Thursday, September 17, 2009

Random Thursday

Wow. That was a long radio silence. These last few weeks have been ... interesting ... in the Chinese proverb sense would be the easiest way to describe them.

The first biggest piece of news, and not good news, is that my elder brother has been diagnosed with mantle cell lymphoma. This is a non-Hodgkins type and treatment is a real *itch. The last month has been spent waiting for e-mails with more news, worrying and praying for him. He has started treatment, as of yesterday afternoon, so we are all hoping that the newer treatments will result in a remission ... a very long remission. He has 6 rounds of chemo (parts A and B, thank you very much), followed by a bone marrow transplant. The doctors are hoping that he'll be able to transplant his own bone marrow (I know, that sounds so wrong, but it's the way these things are done) and achieve remission. Failing that, or sometime way down the road, they will be looking at his siblings, our father, and his daughter for a second transplant option. I now have a very impressive envelope with the necessary information. Living in Canada, however, I'm not real sure how the requisition will work with my local labs. Doug and I are contemplating a quick trip to Michigan (possibly staying overnight with Phyllis!) to have the blood drawn. Apparently there are places where you can register as a bone marrow donor; I encourage everyone to think about registering. The life you save might be -- yours, or my brother's!

I have finished the Botanical Medallion Cardigan from the summer Vogue. Unfortunately, I don't have photos yet. Something about dead/dying batteries in my camera, wrong clothing to model it, and a general failure to be my customary smiling self. Promise, though, that I'll get to it. Quickly.

I've also finished a hat which I'll be sending to my brother. Again, same problem with pictures, but I'll get one before I send it off. It is guaranteed to bring a smile to his face, which is the goal. There will be many more "chemo" hats sent to him. I really don't expect that he'll wear many of them, if any. What I'm hoping to do is to make him smile, or even laugh outloud. Laughter is the best medicine, and since I'm not local to him bringing a smile or a laugh from afar is the best I can do right now.

I've also finished an exchange gift for a secret buddy from Knit & Chat. Once again, problems with getting a photo, and even getting it mailed out. I still need to get a sweet treat to tuck in the envelope. Unfortunately, the really nice candy store in town here keeps the same hours I do. Makes it tough to get over there, ya know?

Carrie is off at University and enjoying herself immensely. The work is hard, and the schedule is far more intense than in high school. The good news, however, is that she feels really comfortable and "at home," which means that she'll do fine. She will be coming home next weekend to wrap up the details resulting from the fender bender in July; I'm looking forward to having her around, even for such a short time.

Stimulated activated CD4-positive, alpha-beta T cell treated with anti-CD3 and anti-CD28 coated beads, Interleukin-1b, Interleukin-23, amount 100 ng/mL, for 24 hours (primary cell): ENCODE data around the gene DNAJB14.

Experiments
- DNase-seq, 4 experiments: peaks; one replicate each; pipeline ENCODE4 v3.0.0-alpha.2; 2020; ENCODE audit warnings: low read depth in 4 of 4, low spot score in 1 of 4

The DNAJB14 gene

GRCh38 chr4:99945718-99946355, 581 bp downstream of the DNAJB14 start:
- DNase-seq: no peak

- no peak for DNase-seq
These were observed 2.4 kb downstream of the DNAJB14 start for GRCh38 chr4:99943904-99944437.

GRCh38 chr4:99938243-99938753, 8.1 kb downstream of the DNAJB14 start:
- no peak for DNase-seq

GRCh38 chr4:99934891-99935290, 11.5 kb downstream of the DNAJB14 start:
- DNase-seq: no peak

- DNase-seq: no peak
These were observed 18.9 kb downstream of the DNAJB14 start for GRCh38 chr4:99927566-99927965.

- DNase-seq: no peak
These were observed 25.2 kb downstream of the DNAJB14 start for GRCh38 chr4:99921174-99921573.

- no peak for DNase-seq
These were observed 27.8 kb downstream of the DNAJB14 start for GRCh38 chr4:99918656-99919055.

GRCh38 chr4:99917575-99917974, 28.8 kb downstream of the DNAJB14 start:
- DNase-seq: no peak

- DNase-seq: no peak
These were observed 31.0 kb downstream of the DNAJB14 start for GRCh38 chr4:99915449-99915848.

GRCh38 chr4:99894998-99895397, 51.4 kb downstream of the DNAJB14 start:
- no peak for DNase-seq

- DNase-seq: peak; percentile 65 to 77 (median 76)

Speaking of the fender bender, the car is now repaired! Yippee! Now to start working that darn deductible back down -- I didn't know it, but my insurance company gave me a $50 reduction in collision deductibles for every policy period (annual) that there was no claim. We were down to $200 deductible when Carrie had her little accident. Hmm. Increase in rates AND a higher deductible. No one ever said having teens was going to be easy.

I'll try not to be so quiet in the future, and to get some batteries for my camera. Til then!


Michelle said...

I'm sorry to hear about your brother. My husband battled Non-Hodgkin's Lymphoma (large B cell) last year. This was his second time, with a twelve year remission. The second time around, he had excellent treatment from the Juravinski Cancer Centre here in Hamilton. We decided to go through the studies that were offered (even though he felt like a guinea pig) simply because with research, we found that these drugs were used as regular treatment in the States. It's offered as a study in Canada so you don't have to pay out of pocket for these drugs. Rituxan is one of them and this drug can apparantly destroy and eliminate the cancer around the blood cell. It gets complicated. lol My husband had a stem cell transplant (long procedure before collection, but worth it even though it was the scariest) as opposed to a bone marrow transplant. I think it was a study, also, but I'm not 100%. I'll have to ask my husband. Don't be afraid to ask if these options are available to your brother, even though his Lymphoma is affecting his mantle cells. My husband's lymphoma was pretty severe, with a massive tumour in the centre of his head the size of a fist and giving him double vision and he had several in his abdomen. After a scary misdiagnosis of pancreatic/bile duct cancer, major abdominal surgery, lengthy chemo/stem cell transplant, I'm very happy to say he is doing well today and back at work. We'll find out next month after another CT and MRI whether he is still clear. Sorry my message is so long, but I just felt the need to give some info and reassurance to you, knowing what it's like. If you ever need an ear, fire off an email to me.

Christy J said...

Will add my prayers for your brother. Darn list is getting so long that I have to go to bed as half hour earlier. I've been having trouble finding time to knit, photograph and blog too. So much for good intentions.